All Era's Come to an End: The Conservative Tide Recedes
by Zzyzzy, Wed Nov 05, 2008 at 08:23:01 AM EST
Two years ago, I wrote an article entitled "All Eras Come to an End: The Anne Frank Tree." I reported that the Amsterdam City Council had just announced that the Anne Frank Chestnut tree will have to be cut down due to a fungal infection. As Anne Frank wrote in her diary on Wednesday, February 23rd, 1944 (the 597th day of her imprisonment in the Annex, and the 3rd year, 9th month and 9th day of the German occupation of Holland):
It's lovely weather outside and I've quite perked up since yesterday. Nearly every morning I go to the attic where Peter works to blow the stuffy air out of my lungs. From my favorite spot on the floor I look up to the blue sky and the bare chestnut tree, on whose branches little raindrops shine, appearing like silver, and at the seagulls and other birds as they glide on the wind.
In our minds, the earth will always be solid; Ann Frank will always be a teenager; and her chestnut tree is forever standing. In reality, all eras, all life and all matter must come to an end. Even the earth will one day be engulfed by the sun when it inflates into a red giant. Yesterday, November 4, 2008, Nixon's and Reagan's America came to an end. To many Americans under 50, like the rock underneath our feet, America has always been conservative, and the historical record of Franklyn Delano Roosevelt and the New Deal is merely an ancient fairy tale.
In the last 40 years, the Republicans won all three open seat presidential elections and seven of ten presidential elections. The Republicans won an unprecedented 49 states in 1972 and 1984. They won forty plus states in 1980 and 1988. Among the Democrats, only Jimmy Carter managed to eke out a majority of the popular vote. The Republicans were bold and from the conservative wings of their party, while the Democrats were Southerners who governed from the center.
The last time the Democrats won an open seat election with more than 50 percent of the popular vote was in 1856. Although many will dispute this claim by fairly noting that most Democrats back then would be more comfortable in today's Republican Party, the Whigs and Republicans were the pro-big business parties of their day. In 1860, many Democrats were against slavery, and thus, it is unclear how many of you would have been Republicans in 1860. I suspect that most of you would have been anti-slavery Democrats had you lived during the Civil War, without the advantage of knowing the future.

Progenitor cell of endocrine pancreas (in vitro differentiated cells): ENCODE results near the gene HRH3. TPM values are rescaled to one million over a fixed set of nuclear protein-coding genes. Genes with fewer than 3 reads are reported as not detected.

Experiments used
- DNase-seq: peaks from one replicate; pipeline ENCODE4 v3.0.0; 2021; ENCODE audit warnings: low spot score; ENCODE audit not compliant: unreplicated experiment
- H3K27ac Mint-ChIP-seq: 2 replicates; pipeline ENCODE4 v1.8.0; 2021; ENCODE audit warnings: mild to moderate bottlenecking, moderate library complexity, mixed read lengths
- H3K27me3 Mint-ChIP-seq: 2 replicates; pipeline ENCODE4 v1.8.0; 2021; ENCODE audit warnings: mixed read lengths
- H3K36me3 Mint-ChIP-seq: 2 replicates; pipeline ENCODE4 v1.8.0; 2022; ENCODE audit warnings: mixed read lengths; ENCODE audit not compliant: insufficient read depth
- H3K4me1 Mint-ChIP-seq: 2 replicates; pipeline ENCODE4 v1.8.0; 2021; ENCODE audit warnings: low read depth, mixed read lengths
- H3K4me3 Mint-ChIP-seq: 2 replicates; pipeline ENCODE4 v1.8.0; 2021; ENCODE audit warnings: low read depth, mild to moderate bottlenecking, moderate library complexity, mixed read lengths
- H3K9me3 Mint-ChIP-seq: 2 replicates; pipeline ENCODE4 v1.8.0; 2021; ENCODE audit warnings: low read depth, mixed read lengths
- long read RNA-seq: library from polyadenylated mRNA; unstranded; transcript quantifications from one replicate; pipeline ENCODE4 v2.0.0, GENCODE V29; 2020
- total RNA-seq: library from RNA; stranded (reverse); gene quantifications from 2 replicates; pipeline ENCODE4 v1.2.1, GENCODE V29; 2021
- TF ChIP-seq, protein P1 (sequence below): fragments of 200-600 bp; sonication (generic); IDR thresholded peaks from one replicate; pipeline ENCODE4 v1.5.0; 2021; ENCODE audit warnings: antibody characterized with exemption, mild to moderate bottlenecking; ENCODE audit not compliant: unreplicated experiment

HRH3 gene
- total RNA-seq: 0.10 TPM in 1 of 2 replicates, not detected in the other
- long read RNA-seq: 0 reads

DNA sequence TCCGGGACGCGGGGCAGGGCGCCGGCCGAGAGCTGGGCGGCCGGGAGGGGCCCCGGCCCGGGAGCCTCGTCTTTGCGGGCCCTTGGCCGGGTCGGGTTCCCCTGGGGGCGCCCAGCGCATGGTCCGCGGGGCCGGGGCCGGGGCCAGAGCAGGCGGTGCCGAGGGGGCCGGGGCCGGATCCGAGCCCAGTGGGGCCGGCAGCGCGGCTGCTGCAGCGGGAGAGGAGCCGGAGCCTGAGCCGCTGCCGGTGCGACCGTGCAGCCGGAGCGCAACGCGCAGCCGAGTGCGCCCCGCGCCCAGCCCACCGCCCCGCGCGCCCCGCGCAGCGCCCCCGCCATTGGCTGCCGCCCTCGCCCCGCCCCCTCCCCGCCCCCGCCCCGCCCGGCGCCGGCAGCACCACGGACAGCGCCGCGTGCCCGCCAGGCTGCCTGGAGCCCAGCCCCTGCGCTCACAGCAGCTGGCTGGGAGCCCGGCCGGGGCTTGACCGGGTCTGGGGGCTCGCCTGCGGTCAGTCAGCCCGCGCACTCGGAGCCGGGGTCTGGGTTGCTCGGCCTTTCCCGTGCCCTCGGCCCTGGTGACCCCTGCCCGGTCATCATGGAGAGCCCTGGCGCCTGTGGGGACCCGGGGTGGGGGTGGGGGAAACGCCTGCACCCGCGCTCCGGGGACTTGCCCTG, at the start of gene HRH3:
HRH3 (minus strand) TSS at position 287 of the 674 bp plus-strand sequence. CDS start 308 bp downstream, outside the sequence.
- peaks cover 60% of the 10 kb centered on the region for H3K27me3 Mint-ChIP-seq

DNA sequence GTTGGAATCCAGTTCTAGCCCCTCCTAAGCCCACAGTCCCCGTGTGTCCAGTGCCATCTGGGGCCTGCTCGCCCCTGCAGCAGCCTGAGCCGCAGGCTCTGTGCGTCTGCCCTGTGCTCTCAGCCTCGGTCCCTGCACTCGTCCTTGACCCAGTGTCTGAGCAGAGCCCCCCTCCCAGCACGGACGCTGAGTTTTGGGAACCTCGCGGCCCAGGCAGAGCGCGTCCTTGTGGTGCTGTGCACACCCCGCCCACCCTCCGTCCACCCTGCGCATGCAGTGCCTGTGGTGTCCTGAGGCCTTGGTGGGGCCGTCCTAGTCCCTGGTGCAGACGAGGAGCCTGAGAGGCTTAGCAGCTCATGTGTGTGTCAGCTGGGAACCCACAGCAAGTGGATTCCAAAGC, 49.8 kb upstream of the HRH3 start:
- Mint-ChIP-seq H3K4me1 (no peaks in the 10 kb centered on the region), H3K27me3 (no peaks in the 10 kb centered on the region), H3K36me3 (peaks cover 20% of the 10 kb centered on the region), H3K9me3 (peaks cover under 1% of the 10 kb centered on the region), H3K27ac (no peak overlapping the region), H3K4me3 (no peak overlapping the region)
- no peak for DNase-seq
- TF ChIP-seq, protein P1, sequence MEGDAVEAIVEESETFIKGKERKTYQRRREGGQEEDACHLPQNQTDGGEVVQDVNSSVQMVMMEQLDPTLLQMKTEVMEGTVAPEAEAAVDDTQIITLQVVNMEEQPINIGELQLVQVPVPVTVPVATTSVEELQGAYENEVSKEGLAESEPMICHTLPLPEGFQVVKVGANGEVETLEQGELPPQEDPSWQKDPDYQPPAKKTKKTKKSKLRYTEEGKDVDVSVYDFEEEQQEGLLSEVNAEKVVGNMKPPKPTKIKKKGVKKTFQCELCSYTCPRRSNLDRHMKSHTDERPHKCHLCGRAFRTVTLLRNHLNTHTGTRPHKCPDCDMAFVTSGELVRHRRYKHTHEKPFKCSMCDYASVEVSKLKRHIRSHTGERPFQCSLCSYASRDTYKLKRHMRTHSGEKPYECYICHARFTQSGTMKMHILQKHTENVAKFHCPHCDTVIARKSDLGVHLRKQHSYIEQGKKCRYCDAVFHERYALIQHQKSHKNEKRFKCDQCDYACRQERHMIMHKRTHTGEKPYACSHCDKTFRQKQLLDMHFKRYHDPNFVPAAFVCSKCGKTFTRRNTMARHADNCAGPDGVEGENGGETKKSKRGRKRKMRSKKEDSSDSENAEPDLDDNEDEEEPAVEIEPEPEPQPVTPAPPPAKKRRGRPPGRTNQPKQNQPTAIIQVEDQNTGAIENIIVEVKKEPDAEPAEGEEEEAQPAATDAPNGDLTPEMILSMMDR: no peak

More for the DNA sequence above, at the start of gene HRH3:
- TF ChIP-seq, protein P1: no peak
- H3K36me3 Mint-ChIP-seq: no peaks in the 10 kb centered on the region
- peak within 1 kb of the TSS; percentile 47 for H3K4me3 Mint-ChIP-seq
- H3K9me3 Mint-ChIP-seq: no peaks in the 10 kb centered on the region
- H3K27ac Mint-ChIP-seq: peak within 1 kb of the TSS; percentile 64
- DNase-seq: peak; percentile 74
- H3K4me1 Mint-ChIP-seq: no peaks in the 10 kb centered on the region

Nevertheless, one more legacy of slavery has finally come to an end. America has now elected a Black president. From the view point of 1860, Barack Obama is a symbol of an impossible dream; a person born into a family consisting of three races, then growing up to be president of the United States of America.
The good news is that with the end of an era, a new era begins. Perhaps, in this era, we will once again help those who are less fortunate. Perhaps, in this era, we will become stewards of the earth, and allow all children reach their potential. That is why it is significant that Obama represents a generational change. For the past sixteen years, the politicians of the baby boom generation have been obsessed with fighting the battles and the cultural wars of the 1960s. Yesterday, America said enough, its time to rebuild our institutions and economy.
As I mentioned in my article, the chestnut tree had been a reminder of the cruelty of humankind. But we humans have the power of imagination. We have the power of language. We also have the power to ponder the ideals of peace and humanitarianism. We do not need to see the chestnut tree standing to use our powers. I believe Barack Obama won this election because with the use of language, he inspired us to ponder the ideals of peace and humanitarianism.
But let me remind you, one election does not make an idea endure. In order for the ideals of peace and humanitarianism to endure, these ideals must win from election to election, and from generation to generation. Thus, our task is never over.